Extend your knowledge of the relationship between voltage, current, and resistance.

- Grade 9
- Class Discussion
- 40 mins

Your students extend their understanding of Ohm’s Law by doing calculations with voltage, current, and resistance data.

- Whiteboard or blackboard
**"Solving Ohm's Law"****slideshow****"Solving Ohm's Law"****worksheets**for each student

- Go through the slideshow with the class.
- Show the students the triangle graphic from the slideshow. Ohm’s Law triangle illustrates the relationships between voltage (V), current (I) and resistance (R). Explain to the students how the triangle can be used to calculate unknown values. Simply cover the value you are looking for, and complete the related mathematical operation (either division or multiplication).

- Write this example on the whiteboard:
- If a circuit has a current (I) of 3 A, and its resistance (R) is 4 Ω, what is the voltage (V) of the circuit? You know that I = 3 A and R = 4 Ω, but you don’t know the value of V. Cover the V in the graphic, replace the I with 3 A and the R with 4 Ω; then multiply: 3 x 4 = 12. The voltage (V) equals 12 V.
- To determine resistance when V = 15 V and I = 3 A, cover the R and replace the V with 15 and A with 3. Then divide: 15 / 3 = 5. The resistance is 5 Ω.

- Work through these sample questions as a class:
- Find R when V = 9 V and I = 3 A.
- Find V when R = 100 Ω and I = 12 A.
- Find I when V = 12 V and R = 10 Ω.

- Have students work individually or in small groups to complete the
**“Solving Ohm’s Law” worksheet**. - As a class, review the Ohm’s Law triangle and answer any questions. Assist students as they complete the worksheet. Address any common misunderstandings or challenges with the problems.

1. A smartphone with a resistance of 35 ohms has a current of 0.25 amps flowing through it. Sketch a circuit diagram and calculate how many volts supply the smart phone.

*V= I x R**= 0.25 A x 35 Ω**= 8.75 V*

2. A 120-volt power source supplies a computer with a resistance of 210 ohms. What is the current flow of the circuit?

*I = V/R**= 120 V/ 210 Ω**= 0.57 A*

3. Calculate the resistance of the following circuit diagram:

*R= V/I**= 3 V/ 100 A**= 0.03 Ω*

4. What amount of voltage would you need to run a current of 1.2 amps through a 250-ohm resistor?

*V = I x R**= 1.2 A x 250Ω**= 300V*

5. Using the given variables, calculate the unknown value:

*a. V = 10 V R = 5 Ω I = 2 A**b. V = 3.5 V R = 10 Ω I = 0.35 A or 350 mA**c. V = 10 V I = 2 A R = 5 Ω**d. V = 3.5 V I = 0.5 A R = 7 Ω**e. I = 11 A R= 3 Ω V = 33 V**f. I = 7 A R = 4.5 Ω V = 31.5 V*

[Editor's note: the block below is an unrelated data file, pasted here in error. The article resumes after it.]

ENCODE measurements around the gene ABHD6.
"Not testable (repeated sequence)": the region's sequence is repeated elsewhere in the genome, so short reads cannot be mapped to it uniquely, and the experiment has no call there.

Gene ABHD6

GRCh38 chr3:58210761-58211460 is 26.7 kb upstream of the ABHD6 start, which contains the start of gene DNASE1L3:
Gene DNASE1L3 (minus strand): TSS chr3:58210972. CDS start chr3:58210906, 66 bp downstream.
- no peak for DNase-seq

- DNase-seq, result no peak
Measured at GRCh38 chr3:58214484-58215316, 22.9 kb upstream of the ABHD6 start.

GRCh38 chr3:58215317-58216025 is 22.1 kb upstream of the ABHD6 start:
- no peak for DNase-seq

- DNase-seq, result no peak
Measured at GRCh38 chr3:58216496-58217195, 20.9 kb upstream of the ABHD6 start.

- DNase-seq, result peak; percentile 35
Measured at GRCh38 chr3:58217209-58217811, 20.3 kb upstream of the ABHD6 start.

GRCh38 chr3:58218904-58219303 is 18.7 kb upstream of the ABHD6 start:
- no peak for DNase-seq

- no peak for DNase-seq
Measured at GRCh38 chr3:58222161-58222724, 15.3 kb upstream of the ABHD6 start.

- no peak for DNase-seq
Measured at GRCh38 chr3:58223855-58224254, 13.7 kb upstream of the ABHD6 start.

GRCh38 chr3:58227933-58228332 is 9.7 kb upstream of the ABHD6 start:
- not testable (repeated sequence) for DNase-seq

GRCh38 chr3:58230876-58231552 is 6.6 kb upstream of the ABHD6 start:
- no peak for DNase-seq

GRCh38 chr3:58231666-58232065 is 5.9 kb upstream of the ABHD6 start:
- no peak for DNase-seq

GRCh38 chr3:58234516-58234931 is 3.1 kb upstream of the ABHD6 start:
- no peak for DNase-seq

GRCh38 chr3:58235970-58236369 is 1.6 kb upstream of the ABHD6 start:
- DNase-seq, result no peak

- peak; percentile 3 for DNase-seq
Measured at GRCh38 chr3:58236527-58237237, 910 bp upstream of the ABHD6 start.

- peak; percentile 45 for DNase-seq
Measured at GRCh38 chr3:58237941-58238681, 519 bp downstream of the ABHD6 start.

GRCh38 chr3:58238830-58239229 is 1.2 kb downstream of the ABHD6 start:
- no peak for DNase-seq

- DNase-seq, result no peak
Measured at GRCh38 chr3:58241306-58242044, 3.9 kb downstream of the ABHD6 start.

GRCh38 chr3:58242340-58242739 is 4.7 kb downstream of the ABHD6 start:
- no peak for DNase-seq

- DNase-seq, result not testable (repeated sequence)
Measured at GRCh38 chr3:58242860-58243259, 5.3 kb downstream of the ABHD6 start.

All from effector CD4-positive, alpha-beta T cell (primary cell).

- Review your students’ conversion of mA to A. There are 1,000 mA in one A. A simple way to convert is to move the decimal three places to the left.
- Check out
**"Exploring Ohm’s Law",****"Introducing resistance"**andfor more activities about resistance and Ohm’s Law.**"Investigating resistance"**

Ohm’s Law represents the relationship between voltage and current. It is usually represented mathematically:

- V = I x R

Where:

- V is the voltage (volts or V)
- I is the current (amperes or A)
- R is the resistance (ohms or Ω). Resistance is the ratio of voltage to current: V/I

It’s necessary to convert milliamperes (mA) to amperes (A) when using Ohm’s Law. There are 1,000 milliamperes (mA) in one ampere (A).

- Voltage, current and resistance
- Circuits

- Demonstrate a sustained intellectual curiosity about a scientific topic or problem of personal interest
- Make observations aimed at identifying their own questions, including increasingly complex ones, about the natural world

- Collaboratively and individually plan, select, and use appropriate investigation methods, including field work and lab experiments, to collect reliable data (qualitative and quantitative)
- Select and use appropriate equipment, including digital technologies, to systematically and accurately collect and record data
- Ensure that safety and ethical guidelines are followed in their investigations

- Seek and analyze patterns, trends, and connections in data, including describing relationships between variables (dependent and independent) and identifying inconsistencies
- Analyze cause-and-effect relationships

- Evaluate their methods and experimental conditions, including identifying sources of error or uncertainty, confounding variables, and possible alternative explanations and conclusions
- Describe specific ways to improve their investigation methods and the quality of the data

- Transfer and apply learning to new situations
- Generate and introduce new or refined ideas when problem solving

- Formulate physical or mental theoretical models to describe a phenomenon